HOLIDAYS & FEAST DAYS
DOGS - CATS - SQUIRRELS
- SONG BIRDS
women, like women today, were avid pet-keepers. Pets were defined
as those animals kept in the inner chambers of a woman's home
or personal space which have no other practical purpose than that
of companionship. Pets favoured by women were songbirds, small
dogs (usually white and hairy), cats and occasionally squirrels!
Small long-haired dogs can be seen in many contemporary artworks-
manuscripts, effigies and paintings.
Although dogs represent fidelity and could be included in paintings
in an allegorical sense, some household accounts show expenses
for food for companion dogs rather than those used for hunting
or hawking. A small dog was seen as an acceptable companion for
a lady as long as she did not lavish food on it which was good
enough to feed the poor.
Most artworks help distinguish lapdogs from hunting dogs by a
red, leather collar with several brass bells attached. Collars
like this can also be seen on images of pet squirrels.
Cats are often seen in manuscript margins and fall into two distinct
categories- those which are pets and those which are household
cats for catching mice. Household cats were usually tabby- that
is striped (hence tabby weave) but the household pet was usually
a different colour.
The most favoured by noble ladies were specially imported Syrian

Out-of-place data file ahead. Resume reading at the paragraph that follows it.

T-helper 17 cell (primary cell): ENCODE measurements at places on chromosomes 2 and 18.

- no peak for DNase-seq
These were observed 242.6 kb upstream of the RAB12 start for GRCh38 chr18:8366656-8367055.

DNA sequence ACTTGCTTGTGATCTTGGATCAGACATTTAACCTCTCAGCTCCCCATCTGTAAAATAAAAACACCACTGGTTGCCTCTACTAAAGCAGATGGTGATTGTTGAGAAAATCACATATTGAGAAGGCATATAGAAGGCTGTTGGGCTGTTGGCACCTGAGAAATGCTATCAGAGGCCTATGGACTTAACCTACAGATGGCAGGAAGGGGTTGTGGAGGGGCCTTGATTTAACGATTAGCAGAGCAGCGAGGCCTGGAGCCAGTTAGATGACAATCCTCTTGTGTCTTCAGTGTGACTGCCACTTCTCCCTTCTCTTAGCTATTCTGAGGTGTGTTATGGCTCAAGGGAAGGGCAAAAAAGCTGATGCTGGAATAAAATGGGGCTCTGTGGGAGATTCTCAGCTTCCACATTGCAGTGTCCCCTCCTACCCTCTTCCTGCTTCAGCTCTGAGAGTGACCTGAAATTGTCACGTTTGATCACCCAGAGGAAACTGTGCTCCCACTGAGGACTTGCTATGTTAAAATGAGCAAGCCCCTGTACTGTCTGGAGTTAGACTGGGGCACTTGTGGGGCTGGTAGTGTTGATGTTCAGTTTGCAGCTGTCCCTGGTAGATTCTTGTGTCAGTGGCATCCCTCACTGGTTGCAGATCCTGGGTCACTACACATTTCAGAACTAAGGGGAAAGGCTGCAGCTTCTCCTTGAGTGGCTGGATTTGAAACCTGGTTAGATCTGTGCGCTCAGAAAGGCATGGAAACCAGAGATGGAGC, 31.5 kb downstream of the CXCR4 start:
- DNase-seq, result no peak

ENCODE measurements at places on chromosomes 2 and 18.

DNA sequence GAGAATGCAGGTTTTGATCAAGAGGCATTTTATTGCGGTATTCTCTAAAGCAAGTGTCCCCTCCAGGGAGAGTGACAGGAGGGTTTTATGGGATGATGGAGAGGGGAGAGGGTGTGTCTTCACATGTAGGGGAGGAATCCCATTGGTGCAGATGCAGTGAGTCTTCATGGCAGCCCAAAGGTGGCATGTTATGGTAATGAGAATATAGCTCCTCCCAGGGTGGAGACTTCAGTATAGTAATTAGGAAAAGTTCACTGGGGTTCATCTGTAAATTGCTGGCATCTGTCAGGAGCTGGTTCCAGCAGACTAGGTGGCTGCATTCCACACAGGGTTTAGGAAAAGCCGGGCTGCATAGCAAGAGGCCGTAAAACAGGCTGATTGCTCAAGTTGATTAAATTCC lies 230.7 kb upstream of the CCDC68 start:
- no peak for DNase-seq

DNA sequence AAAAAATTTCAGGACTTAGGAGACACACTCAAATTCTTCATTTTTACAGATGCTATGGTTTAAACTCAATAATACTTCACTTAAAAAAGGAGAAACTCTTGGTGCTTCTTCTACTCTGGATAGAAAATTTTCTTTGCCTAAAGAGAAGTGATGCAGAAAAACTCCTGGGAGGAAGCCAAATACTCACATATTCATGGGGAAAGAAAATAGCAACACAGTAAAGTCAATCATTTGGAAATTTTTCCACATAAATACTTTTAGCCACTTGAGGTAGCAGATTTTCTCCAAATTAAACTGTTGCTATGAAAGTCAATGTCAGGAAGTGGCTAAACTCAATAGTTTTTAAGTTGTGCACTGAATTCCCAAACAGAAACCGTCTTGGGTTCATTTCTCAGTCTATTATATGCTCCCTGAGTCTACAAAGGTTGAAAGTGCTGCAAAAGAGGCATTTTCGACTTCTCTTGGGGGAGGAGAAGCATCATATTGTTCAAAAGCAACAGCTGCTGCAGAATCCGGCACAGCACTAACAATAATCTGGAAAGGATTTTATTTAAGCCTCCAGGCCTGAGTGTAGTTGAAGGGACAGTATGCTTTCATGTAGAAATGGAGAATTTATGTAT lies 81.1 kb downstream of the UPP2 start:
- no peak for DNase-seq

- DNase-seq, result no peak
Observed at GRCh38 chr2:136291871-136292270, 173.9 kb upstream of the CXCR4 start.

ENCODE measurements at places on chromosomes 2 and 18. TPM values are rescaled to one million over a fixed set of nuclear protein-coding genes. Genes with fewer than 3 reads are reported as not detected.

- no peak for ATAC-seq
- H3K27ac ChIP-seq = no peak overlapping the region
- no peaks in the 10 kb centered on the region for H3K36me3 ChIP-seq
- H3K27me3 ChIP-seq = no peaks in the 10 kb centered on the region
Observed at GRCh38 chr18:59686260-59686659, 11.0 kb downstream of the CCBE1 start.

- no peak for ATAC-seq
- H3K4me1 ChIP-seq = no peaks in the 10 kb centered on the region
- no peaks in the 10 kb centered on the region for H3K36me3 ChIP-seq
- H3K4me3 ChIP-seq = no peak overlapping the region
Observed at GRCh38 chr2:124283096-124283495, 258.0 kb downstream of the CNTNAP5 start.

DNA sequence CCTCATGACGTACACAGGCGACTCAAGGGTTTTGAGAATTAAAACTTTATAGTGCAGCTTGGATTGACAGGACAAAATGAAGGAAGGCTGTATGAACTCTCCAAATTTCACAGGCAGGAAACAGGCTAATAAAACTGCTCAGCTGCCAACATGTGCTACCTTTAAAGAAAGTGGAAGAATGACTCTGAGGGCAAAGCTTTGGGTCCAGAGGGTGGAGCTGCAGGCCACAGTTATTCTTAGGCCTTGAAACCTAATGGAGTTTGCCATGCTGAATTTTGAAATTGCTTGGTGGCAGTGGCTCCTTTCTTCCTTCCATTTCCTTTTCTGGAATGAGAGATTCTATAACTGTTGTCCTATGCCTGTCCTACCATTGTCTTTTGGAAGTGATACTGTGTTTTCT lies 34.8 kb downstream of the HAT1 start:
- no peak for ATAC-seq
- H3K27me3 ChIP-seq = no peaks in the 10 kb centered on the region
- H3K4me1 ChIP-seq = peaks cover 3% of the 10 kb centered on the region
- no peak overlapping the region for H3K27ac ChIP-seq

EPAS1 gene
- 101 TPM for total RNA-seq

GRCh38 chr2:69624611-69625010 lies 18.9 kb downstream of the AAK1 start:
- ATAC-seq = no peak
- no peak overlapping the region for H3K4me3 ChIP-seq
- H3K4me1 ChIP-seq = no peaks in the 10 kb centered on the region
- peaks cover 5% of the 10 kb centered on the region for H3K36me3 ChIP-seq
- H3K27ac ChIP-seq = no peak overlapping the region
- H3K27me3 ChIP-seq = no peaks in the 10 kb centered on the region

cats, ginger or ginger and white in colour. These are mentioned
in correspondence many times over- wishing to acquire, the happiness
and love that the kitten has brought and the overwhelming sadness
at the passing of. Many poets composed elegies for the death of
a noble woman's beloved pet and it was noted that mourning for
such a pet was quite normal. Several
women had constructed small tombs and these were also noted in
There are a number of medieval manuscripts which show women with
pet squirrels. Like cats and dogs, they often have a red collar
and small bells. The detail from an English manuscript from the
14th century, the Luttrell Psalter, shows an image of the
lady out in a covered carriage with her pet squirrel on her shoulder.
The detail from the floor tile shown at left shows a floor tile
of a noble woman wearing a coronet with her pet squirrel on her
Song birds were also fashionable pets and pet shops listed an
extensive variety of birds which were available. Tthere were guildmakers
to regulate the makers of bircages which could be quite ornate.
Tax records for bird-sellers and cage -makers appear as early
as 1292 in Paris.